The GSMA has just published a new report exploring various Regulatory and Policy trends impacting Digital Identity and the role of mobile.
The ability to prove that you are who you say you are is a fundamentally important building block of economic, financial and social development and inclusion. Proof of identity is generally necessary to access basic services such as healthcare, education and financial services, and to vote in elections. Yet the World Bank estimates that more than 1.5 billion people do not have access to formal identification documentation – and this disproportionately impacts vulnerable groups in developing countries across Africa and Asia.
Recognising this, the UN’s Sustainable Development Goals (SDGs), specifically goal 16.9, aims for every individual to have “free and universal legal identity, including birth registration by 2030.” Because they can be used to access multiple different public and private services, effective identity systems are instrumental for realising other SDGs.
It is widely recognised that identity systems increase in utility as they become digital. Widespread availability and adoption of digital identity is necessarily a key element in reducing the divide between those who have access to and use digital services and those who do not.
Mobile operators have unique resources enabling them to offer secure and scalable forms of mobile-based identities, catalysing greater socio-economic impact in emerging markets and helping mobile users access life-enhancing services even if they lack a formal identity document.
By leveraging these resources, mobile operators may be particularly useful in helping governments establish identities, and in introducing or complementing national identity systems, such as for birth registration, driving licences and a variety of other public sector uses. Mobile operators have been involved in birth registration systems for instance in Tanzania, Uganda, Ghana, Senegal, Pakistan and several other countries, playing a vital role in bringing the population into a government identity system.
To facilitate the introduction and take-up of mobile-based digital identity solutions, key stakeholders need to take into account several emerging trends that are influenced by – or help shape – policy and regulation. The GSMA’s latest report examines identity-related developments and groups them into five broad trends:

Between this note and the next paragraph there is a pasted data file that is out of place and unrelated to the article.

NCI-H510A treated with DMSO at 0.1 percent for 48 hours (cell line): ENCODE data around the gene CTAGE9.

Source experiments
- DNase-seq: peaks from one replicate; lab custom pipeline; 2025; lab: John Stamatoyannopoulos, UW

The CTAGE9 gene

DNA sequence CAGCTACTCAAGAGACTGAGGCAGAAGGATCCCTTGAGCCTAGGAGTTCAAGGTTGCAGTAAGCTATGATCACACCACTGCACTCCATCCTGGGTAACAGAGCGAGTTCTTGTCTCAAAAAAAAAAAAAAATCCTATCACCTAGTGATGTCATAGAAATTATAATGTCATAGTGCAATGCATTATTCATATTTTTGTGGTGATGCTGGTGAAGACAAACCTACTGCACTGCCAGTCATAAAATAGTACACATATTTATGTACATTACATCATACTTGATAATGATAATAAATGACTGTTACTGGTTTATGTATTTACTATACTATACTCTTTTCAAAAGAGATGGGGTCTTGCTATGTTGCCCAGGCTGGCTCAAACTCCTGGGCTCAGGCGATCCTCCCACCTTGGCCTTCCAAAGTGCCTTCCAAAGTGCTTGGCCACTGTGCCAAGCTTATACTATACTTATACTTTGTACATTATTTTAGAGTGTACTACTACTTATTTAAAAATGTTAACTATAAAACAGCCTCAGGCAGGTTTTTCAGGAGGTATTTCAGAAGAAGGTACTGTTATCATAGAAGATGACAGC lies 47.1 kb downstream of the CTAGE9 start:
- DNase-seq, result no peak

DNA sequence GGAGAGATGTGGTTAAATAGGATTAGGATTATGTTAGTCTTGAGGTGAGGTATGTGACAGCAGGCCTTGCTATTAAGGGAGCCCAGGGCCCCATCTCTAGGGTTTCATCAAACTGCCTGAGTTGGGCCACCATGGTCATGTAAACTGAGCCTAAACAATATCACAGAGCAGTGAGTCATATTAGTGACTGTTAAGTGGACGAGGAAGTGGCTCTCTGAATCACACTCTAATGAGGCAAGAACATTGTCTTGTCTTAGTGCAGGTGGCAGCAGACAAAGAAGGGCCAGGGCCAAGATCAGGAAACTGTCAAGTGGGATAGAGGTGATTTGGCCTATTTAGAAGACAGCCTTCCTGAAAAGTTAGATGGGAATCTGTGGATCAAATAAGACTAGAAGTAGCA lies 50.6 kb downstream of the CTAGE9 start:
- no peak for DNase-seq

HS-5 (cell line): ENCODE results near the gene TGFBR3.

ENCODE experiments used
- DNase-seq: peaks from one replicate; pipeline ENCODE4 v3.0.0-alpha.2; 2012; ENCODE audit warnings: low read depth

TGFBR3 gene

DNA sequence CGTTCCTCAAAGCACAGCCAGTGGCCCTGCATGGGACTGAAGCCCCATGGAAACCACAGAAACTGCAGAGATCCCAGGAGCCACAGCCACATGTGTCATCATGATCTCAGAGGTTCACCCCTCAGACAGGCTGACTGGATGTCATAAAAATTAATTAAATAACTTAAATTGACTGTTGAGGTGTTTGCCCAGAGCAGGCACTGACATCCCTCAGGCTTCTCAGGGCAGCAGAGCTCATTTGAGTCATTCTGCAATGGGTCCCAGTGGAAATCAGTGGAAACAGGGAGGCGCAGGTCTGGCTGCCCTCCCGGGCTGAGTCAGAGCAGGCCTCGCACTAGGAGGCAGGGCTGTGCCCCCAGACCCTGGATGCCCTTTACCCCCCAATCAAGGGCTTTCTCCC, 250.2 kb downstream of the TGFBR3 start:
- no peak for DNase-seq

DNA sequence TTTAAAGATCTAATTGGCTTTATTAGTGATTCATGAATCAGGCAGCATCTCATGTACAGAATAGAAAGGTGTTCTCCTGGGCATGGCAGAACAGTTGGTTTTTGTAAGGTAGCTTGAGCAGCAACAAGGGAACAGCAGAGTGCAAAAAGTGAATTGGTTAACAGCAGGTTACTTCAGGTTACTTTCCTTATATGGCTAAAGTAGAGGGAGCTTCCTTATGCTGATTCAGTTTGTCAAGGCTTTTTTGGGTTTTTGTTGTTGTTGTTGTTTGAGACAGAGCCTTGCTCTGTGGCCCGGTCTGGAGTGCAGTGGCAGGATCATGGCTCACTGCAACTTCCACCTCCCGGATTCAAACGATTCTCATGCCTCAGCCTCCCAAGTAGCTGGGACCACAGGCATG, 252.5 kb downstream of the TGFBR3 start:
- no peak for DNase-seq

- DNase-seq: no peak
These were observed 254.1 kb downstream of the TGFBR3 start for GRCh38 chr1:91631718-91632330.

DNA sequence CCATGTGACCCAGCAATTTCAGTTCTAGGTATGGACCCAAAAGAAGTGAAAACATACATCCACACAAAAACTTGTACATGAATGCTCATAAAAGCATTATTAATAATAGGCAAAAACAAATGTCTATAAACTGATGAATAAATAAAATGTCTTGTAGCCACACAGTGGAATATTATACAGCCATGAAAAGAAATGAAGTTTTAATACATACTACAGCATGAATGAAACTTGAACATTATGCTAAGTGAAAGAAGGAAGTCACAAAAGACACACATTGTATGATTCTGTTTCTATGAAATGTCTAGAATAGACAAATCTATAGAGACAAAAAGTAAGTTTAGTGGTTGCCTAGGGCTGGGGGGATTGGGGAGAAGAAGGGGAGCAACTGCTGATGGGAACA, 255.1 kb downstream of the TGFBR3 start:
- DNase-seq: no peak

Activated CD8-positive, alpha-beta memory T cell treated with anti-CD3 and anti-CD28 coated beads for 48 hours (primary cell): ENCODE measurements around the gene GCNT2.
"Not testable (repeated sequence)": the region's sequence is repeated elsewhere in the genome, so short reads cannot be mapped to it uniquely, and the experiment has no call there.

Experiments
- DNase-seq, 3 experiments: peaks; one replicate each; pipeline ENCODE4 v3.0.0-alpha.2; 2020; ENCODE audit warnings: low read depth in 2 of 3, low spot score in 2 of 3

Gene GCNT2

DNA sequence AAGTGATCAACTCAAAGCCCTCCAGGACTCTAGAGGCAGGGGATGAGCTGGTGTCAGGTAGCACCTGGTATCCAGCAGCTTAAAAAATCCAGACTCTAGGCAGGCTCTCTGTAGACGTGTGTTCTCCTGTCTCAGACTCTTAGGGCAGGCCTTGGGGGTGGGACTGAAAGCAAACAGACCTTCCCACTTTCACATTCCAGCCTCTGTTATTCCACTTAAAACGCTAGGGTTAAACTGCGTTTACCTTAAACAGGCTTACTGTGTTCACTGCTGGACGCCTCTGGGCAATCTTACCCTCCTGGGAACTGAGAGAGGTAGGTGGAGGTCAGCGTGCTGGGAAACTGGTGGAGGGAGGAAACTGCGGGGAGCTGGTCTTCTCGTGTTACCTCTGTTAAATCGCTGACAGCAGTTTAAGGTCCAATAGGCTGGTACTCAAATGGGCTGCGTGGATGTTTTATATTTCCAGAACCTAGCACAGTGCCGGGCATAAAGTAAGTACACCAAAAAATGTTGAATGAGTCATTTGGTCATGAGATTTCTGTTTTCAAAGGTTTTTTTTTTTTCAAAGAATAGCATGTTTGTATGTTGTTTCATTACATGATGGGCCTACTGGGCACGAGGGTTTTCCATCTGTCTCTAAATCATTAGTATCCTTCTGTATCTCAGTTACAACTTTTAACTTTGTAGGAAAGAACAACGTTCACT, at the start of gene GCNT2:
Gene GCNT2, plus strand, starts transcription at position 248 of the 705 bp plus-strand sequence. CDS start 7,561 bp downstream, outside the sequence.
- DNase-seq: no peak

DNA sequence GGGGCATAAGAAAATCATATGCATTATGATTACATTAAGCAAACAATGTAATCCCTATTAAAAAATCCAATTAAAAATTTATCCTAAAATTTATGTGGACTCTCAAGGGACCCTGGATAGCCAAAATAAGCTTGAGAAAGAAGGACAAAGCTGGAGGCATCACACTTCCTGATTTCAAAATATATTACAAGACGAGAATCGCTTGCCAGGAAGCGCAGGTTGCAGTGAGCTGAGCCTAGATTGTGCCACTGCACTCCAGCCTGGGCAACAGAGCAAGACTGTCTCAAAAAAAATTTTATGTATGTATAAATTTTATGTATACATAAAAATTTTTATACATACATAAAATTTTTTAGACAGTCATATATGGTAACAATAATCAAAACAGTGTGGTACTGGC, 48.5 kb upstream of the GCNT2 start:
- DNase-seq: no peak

- 1. The gathering momentum towards digital identity programmes and the implications for mobile operators’ role in enabling identity solutions.
- 2. The diversity in approaches to digital identity and the need for harmonised standardised and interoperable solutions.
- 3. The realisation that identity-related requirements, such as mandatory SIM registration and know-your-customer (KYC) obligations for mobile financial services need to converge, and the role of Public Private Partnerships.
- 4. The need to build robust ‘trust frameworks’ by aligning several components of digital identity creation including: the technical specifications, standards and procedures, data protection, privacy and other identity-related laws, regulations, and consumer expectations.
- 5. Finally, the impact of the increasing reports of government requests to access communications to consumers’ trust and perceptions of digital identity solutions; And the consequent need for regulators, policymakers and mobile operators to promote transparency and proper lawful management of government access requests.
The report further highlights key regulatory policy issues and offers guidance for regulatory policymakers in building an enabling environment for mobile-based digital identity services. It concludes by proposing recommendations for governments and mobile operators on how to establish and spread the uptake of digital identity, foster greater digital engagement between citizens and their governments, promote financial inclusion and accelerate realisation of the SDGs.